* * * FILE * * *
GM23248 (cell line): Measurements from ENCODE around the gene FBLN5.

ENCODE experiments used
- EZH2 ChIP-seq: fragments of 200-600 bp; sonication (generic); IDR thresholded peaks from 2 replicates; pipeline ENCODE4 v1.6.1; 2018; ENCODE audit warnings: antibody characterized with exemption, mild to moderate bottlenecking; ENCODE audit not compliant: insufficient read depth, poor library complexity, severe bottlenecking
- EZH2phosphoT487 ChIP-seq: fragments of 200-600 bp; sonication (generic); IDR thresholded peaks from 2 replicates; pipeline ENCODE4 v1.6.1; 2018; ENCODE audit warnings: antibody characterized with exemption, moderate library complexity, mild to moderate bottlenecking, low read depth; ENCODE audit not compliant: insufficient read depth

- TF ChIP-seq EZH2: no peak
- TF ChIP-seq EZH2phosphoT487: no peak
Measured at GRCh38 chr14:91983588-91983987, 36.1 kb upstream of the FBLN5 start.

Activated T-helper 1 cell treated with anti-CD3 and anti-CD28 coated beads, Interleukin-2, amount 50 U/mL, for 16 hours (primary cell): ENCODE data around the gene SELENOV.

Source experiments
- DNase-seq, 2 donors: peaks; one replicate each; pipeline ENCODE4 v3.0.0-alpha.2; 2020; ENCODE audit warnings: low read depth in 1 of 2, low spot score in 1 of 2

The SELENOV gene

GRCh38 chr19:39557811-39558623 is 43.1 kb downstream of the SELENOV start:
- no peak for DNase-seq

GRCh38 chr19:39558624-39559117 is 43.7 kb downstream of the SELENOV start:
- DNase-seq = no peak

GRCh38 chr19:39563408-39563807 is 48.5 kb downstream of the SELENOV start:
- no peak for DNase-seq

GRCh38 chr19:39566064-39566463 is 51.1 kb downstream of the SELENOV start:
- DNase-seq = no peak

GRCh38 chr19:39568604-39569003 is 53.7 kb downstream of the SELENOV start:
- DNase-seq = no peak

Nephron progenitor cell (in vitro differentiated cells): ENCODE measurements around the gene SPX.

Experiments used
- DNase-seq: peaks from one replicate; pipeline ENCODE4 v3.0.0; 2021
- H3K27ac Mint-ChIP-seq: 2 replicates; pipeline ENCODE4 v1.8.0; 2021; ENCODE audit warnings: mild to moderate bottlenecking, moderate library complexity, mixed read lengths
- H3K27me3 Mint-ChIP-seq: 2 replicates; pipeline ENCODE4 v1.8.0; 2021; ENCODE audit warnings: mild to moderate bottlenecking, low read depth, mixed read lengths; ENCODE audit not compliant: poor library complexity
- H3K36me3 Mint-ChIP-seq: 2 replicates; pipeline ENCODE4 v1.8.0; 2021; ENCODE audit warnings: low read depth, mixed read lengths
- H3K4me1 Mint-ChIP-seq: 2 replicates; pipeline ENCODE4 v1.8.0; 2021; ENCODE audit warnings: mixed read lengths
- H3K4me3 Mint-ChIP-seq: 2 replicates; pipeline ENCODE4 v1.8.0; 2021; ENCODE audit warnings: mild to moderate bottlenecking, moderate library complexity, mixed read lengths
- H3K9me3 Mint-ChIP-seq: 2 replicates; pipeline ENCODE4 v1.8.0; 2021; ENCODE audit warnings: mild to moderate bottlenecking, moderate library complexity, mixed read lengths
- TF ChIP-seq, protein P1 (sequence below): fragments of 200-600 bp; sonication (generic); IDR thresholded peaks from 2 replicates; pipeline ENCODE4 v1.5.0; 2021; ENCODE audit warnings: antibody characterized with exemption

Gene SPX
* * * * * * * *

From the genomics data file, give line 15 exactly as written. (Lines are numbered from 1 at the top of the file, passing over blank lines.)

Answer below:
- DNase-seq = no peak